At a recent meeting of the congregational care team, we had an exuberant conversation about how we will re-connect, as a congregation, over the summer. You will soon hear more details about the fun we’re planning—a series of backyard gatherings and a late summer ice-cream social. We want to keep these events light-hearted and at the same time, we want to be intentional about connection. This pandemic has changed us, in ways we are still trying to understand. We are different, and our ways of being church are different. There is a need to connect in a space that is open, caring, and curious. As we were discussing the idea of an ice cream social, someone mentioned folks who are diabetic and unable to eat sugar. How about a pickle social instead? another person suggested jokingly. . . . I love all things brine-y so I thought that sounded amazing. But alas, the general consensus was no way. In the course of this conversation, we laughed a lot, as I hope we will laugh when we get together this summer.
The remark about the need to keep dietary diversity in mind was an illuminating reminder for all of us; however. The table we set is about more than the food. We have to pay attention to the dynamics of the table, to how the table functions, and what that means for community. Is the table accessible and inclusive? Do our ways of coming together exclude people from full participation? What cultural assumptions and power dynamics are present as we gather? How do we hold space for a wide variety of emotions and experiences? Community isn’t something we can manufacture or force. But we can recognize and address the barriers that get in the way. We can be intentional about fostering genuine connection.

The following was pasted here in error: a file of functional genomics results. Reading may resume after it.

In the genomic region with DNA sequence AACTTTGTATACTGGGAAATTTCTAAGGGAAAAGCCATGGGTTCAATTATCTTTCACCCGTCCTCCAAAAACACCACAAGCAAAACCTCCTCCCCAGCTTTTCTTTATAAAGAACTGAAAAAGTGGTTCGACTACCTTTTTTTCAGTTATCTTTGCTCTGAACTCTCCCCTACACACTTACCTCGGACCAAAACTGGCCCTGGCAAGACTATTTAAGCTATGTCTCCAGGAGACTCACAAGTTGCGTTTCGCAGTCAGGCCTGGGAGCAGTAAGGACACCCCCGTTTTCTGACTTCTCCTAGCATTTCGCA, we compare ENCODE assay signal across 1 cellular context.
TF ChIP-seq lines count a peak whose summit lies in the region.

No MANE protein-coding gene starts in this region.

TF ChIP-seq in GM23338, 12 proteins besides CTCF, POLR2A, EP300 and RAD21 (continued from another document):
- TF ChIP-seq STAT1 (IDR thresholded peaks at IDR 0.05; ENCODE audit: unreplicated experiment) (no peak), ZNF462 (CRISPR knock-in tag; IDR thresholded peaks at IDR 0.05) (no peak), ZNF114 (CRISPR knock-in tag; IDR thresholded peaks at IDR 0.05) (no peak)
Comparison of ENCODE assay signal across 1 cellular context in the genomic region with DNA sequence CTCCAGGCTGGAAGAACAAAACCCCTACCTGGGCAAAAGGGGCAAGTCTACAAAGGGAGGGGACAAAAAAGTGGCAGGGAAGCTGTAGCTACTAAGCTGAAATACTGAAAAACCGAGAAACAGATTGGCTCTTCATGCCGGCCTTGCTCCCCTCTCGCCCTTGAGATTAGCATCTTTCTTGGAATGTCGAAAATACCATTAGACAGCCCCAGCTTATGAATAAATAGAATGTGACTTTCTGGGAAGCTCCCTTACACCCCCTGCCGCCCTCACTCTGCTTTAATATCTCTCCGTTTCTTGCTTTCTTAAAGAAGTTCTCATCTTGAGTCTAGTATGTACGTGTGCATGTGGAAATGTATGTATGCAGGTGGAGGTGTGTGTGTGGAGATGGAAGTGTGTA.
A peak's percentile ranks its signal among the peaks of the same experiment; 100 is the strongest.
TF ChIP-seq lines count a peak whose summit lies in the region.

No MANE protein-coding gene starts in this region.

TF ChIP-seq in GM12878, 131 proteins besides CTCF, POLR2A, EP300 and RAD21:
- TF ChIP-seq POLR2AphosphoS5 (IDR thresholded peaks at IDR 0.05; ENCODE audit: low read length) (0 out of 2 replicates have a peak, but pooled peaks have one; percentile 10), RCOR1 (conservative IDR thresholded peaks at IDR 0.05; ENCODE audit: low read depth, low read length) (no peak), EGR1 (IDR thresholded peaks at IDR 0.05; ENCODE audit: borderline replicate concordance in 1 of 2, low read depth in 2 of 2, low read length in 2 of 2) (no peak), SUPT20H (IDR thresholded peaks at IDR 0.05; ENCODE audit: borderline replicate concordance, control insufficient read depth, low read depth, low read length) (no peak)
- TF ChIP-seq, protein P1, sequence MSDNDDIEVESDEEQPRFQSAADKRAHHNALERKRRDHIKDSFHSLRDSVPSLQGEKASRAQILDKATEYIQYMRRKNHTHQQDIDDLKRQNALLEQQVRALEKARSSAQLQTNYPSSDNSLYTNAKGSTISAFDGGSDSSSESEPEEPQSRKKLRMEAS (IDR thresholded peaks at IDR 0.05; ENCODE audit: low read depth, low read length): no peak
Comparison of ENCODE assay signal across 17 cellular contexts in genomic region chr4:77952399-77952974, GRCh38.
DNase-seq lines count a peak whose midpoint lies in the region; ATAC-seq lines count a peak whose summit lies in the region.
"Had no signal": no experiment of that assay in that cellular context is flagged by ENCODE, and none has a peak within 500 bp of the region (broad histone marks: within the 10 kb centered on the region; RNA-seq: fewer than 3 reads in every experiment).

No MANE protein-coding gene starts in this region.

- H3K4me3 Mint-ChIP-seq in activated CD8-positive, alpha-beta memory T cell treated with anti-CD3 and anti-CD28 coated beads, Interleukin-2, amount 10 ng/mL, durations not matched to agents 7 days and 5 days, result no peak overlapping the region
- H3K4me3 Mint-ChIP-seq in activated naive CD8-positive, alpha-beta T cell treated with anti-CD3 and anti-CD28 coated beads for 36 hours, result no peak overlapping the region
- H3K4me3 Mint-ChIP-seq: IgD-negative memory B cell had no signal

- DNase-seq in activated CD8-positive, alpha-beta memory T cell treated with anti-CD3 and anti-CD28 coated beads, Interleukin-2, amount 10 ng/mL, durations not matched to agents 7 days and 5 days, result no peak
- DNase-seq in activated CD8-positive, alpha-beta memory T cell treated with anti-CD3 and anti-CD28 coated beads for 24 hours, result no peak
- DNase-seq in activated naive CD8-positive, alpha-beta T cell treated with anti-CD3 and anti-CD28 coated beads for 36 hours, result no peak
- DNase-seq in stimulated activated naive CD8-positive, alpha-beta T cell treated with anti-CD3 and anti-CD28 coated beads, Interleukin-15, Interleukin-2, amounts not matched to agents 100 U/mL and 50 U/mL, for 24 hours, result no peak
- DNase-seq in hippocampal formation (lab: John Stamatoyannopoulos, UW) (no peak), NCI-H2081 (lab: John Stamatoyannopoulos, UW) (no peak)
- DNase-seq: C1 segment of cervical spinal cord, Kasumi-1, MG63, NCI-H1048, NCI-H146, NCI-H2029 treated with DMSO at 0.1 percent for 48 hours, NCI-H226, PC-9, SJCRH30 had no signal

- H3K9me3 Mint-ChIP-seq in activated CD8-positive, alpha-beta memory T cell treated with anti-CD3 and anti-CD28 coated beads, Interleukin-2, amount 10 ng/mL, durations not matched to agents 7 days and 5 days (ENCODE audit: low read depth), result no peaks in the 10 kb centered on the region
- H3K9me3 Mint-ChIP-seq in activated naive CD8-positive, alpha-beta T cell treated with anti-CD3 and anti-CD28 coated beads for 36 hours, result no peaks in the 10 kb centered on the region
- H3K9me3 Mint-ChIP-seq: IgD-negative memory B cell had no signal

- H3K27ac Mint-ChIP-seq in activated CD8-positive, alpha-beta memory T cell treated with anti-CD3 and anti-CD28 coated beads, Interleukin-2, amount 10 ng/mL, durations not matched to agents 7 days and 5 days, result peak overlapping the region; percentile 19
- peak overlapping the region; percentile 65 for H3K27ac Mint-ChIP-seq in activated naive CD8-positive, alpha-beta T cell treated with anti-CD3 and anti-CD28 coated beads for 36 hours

These same questions, dilemmas and tensions related to the table underlie both of our scripture readings this morning. Peter’s Jewish community was upset, not because Peter preached to Gentiles, nor because he baptized a Roman official and his family. No, they said to him, “Why did you eat with them?” The sharing of table fellowship was at the heart of their discomfort. Now, Christian biblical interpreters have often drawn from stories like this the lesson that Jewish dietary laws are problematic, that they are a hinderance to genuine community. That reading, however, is simply antisemitic. We all have dietary “laws,” whether or not we use that language. We all have likes and dislikes. We all have culturally specific ways of preparing and sharing food. We all have our beliefs about what types of food and practices of eating are healthy for us, for the community, and for the planet. The table is an intimate, familial space, a space of vulnerability, a space in which our diversity becomes apparent.It’s true that we can make space at our tables for the preferences and needs of guests.